When Norman Eisen moved into the US ambassador's residence in Prague, returning to the land his mother had fled after the Holocaust, he was startled to discover swastikas hidden beneath the furniture.
From that discovery unspooled the captivating, twisting tale of the remarkable people who lived in the house before Eisen. Their story is Europe's, telling the dramatic and surprisingly cyclical tale of the endurance of liberal democracy: the optimistic Jewish financial baron who built the palace; the conflicted Nazi general who put his life at risk for the house during World War II; the first postwar US ambassador struggling to save both the palace and Prague from communist hands; the child star- turned-diplomat who fought to end totalitarianism; and Eisen's own mother, whose life demonstrates how those without power and privilege moved through history.
The Last Palace chronicles the upheavals that have transformed the continent over the past century and reveals how we never live far from the past.
Publisher: Headline Publishing Group
Number of pages: 416
Weight: 300 g
Dimensions: 198 x 130 x 32 mm
Combining both the personal and the historical, Norman Eisen's remarkable book transports us into the battle for democracy through the lives of people who fought to save it and those who would seek to destroy it. The Last Palace is not only a first-rate work of history, but a call to action written at a time of urgent need.
Norman Eisen has written an enthralling history of a palace and its very real ghosts. By telling the story of the Prague mansion where he resided as America's ambassador, Eisen provides a poignant reflection on the haunting twists of the past century, including his own very American family tale.
Eisen has written a pearl of a book. Using an ornate palace in Prague as the backdrop for his fast-paced narrative, Eisen tells the tale of the last stormy century through the eyes of several vibrant characters who helped shape it ... The Last Palace is a great read and a stirring reminder of the importance of decency in public life.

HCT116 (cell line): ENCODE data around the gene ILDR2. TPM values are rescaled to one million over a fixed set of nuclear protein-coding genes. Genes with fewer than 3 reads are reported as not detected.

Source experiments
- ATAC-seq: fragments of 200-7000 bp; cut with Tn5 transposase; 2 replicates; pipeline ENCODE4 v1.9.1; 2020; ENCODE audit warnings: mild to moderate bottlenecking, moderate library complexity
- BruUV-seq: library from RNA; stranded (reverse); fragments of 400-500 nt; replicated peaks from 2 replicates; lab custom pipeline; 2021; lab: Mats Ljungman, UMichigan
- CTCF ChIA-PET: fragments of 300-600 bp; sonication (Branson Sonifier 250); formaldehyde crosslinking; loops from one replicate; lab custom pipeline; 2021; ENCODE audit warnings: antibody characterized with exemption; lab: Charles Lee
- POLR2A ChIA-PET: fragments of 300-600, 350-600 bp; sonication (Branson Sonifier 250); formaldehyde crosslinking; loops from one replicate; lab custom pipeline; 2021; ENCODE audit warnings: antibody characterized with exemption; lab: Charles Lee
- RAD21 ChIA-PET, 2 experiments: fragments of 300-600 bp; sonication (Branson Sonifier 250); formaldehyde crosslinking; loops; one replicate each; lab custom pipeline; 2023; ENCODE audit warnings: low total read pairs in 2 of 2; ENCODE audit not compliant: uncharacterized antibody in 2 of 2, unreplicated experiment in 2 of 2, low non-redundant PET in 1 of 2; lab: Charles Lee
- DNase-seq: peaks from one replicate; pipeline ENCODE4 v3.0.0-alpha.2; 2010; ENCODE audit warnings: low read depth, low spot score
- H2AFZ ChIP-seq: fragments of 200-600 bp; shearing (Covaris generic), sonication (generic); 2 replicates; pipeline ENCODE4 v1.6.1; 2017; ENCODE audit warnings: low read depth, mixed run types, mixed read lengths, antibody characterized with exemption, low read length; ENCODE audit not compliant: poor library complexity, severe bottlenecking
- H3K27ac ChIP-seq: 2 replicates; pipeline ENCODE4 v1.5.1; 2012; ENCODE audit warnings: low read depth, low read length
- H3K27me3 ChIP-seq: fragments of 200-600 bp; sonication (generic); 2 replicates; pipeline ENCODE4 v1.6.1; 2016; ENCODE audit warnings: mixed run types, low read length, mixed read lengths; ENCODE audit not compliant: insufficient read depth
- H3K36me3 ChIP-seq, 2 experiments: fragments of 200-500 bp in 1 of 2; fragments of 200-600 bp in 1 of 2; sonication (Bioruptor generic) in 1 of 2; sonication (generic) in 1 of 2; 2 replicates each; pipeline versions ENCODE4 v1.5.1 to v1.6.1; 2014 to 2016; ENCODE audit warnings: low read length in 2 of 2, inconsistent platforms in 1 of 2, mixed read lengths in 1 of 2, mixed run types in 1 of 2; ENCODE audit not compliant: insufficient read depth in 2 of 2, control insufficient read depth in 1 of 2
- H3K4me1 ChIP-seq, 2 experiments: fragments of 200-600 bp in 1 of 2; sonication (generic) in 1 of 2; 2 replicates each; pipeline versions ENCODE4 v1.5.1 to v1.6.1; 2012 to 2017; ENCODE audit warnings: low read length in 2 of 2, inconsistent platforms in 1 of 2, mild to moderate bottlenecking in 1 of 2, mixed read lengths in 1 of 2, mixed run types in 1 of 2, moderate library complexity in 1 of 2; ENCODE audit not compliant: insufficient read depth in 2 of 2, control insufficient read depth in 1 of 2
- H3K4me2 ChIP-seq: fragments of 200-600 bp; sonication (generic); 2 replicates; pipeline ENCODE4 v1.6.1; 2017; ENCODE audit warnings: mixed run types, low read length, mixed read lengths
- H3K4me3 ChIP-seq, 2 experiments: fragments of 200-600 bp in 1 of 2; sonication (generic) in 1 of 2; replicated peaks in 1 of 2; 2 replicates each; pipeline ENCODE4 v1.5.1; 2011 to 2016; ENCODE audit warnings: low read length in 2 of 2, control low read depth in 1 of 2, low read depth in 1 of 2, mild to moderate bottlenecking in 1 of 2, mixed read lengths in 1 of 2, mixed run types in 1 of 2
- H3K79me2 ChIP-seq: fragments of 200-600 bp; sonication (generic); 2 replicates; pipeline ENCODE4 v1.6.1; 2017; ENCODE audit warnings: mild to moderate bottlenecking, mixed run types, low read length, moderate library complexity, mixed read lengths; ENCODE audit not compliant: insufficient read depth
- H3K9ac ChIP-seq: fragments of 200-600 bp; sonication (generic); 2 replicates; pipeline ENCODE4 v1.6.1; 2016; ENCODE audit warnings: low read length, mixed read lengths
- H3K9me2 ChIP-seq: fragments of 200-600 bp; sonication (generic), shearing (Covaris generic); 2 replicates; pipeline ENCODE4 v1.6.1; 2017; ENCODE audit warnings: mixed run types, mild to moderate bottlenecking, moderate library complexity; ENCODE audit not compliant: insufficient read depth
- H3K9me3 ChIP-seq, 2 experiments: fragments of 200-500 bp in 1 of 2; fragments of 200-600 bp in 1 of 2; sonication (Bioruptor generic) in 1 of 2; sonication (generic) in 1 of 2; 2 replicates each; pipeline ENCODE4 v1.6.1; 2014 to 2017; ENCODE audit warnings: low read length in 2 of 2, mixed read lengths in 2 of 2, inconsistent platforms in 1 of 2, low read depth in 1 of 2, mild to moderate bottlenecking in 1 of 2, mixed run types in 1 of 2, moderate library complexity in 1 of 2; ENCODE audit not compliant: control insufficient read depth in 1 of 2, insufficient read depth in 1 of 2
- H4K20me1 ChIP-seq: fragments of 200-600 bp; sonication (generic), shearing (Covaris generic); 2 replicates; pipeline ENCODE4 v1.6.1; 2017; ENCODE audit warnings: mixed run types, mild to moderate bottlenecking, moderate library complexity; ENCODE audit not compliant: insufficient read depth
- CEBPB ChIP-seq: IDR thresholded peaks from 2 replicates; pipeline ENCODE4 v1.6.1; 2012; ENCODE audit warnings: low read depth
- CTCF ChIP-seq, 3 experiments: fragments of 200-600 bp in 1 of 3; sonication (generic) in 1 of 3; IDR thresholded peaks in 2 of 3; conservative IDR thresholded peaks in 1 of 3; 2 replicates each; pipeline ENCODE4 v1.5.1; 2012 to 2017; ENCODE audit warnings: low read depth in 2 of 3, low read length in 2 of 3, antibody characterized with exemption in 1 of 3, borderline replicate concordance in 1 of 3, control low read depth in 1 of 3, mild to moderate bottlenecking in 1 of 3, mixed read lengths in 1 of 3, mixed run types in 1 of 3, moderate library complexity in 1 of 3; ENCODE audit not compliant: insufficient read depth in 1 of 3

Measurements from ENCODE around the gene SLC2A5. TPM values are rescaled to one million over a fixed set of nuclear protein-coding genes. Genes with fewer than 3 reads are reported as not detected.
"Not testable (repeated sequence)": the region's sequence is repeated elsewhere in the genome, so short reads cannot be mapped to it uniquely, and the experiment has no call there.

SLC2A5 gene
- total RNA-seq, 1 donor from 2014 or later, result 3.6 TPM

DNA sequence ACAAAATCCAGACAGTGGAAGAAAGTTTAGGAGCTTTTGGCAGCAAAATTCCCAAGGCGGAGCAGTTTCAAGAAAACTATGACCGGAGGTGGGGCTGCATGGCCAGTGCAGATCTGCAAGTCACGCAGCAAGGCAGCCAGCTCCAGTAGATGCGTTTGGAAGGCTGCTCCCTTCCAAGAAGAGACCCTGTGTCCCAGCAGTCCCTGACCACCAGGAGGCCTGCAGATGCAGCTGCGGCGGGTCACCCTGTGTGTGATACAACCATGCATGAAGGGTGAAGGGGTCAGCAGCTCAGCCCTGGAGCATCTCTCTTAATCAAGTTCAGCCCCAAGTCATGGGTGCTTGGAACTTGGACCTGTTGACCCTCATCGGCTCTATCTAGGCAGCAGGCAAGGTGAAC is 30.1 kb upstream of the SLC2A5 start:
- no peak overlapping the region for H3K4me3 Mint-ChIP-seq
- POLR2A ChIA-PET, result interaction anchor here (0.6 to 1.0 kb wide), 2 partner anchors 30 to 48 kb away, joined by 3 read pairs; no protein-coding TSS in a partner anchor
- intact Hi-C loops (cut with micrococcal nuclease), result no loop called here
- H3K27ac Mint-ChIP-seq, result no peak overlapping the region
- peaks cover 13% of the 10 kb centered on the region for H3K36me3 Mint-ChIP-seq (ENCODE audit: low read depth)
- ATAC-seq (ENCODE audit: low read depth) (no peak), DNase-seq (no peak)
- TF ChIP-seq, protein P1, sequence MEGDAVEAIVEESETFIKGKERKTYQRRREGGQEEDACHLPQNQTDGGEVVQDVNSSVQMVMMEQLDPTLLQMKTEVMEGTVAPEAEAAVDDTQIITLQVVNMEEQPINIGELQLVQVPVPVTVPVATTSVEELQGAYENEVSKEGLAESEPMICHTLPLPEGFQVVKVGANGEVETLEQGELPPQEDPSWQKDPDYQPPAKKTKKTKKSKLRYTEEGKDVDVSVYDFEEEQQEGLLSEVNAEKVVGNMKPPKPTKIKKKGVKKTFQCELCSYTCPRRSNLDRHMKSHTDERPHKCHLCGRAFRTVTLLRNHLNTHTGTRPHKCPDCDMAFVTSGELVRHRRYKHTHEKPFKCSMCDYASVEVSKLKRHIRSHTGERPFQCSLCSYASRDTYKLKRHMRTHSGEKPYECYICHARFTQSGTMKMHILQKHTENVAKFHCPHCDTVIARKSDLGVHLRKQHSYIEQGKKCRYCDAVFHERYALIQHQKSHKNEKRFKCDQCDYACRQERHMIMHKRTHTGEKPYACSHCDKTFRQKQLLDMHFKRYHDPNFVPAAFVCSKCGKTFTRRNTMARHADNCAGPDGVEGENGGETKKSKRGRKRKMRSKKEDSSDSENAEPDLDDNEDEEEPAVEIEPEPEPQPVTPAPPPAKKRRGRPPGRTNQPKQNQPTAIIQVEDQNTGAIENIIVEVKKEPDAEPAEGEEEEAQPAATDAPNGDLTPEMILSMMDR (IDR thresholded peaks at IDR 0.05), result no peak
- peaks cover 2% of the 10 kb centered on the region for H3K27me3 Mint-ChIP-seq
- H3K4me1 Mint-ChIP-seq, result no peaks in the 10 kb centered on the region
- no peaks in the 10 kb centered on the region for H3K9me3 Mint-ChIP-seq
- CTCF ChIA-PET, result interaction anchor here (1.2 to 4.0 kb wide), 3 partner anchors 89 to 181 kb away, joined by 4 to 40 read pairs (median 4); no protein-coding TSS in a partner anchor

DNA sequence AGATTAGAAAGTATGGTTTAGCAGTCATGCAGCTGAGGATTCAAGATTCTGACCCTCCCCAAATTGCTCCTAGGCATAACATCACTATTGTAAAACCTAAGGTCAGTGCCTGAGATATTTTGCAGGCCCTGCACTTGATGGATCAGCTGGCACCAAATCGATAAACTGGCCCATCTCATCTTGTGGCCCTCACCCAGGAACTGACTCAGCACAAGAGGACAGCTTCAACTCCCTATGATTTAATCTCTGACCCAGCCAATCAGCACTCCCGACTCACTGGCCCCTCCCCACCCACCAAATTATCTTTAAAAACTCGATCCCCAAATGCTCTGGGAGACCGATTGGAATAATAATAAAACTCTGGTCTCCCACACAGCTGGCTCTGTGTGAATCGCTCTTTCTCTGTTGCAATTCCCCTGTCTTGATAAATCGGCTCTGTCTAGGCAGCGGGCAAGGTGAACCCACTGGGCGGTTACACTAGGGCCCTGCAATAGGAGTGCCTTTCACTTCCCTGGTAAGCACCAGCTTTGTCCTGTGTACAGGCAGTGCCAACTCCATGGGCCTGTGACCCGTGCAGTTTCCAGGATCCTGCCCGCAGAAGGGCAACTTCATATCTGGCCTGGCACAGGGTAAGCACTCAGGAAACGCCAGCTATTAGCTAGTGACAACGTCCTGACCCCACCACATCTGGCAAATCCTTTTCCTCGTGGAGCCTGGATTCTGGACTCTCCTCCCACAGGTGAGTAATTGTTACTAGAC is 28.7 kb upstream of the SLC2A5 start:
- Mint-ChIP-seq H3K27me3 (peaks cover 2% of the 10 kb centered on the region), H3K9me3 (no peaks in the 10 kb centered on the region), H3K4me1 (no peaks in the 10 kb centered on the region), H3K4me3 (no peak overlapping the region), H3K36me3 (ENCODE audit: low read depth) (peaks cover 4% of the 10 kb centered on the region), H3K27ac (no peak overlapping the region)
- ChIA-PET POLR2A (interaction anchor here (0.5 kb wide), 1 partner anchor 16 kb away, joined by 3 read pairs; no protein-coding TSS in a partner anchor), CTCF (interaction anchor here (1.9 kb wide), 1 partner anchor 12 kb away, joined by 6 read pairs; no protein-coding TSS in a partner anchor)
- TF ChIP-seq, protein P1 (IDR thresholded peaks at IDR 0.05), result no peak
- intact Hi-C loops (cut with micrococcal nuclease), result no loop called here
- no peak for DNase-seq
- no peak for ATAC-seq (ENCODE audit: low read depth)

Moving, engaging, and elegantly written, The Last Palace wears its erudition lightly, casts its radiant intelligence fearlessly into the darkest corners of the twentieth century and, effortlessly, reliably, breaks your heart again and again.
As America's Ambassador in Prague, Norman Eisen had an extraordinary relationship with the Czech Republic and its history: his mother said the Nazis took her family out in boxcars and her son came back on Air Force One. The Last Palace combines human drama with geopolitical and historical sweep and does it with evident love and painstaking investigation.
Norman Eisen pulls back the curtains to reveal history's secrets in this rich, personal, and wise book.
What a revelation! With this moving memoir and history, Norman Eisen enters the front rank of writers. A truly riveting read.
Enchanting and fascinating, The Last Palace is a splendid journey through a century of modern European history, and a love letter to liberal democracy. From the adventures of an obsessive baron to the anti-Communist resistance of ambassador-actress Shirley Temple Black to his own tenure as Barack Obama's envoy to Prague, Norman Eisen brings the inhabitants of a storied residence, and their tumultuous times, to life.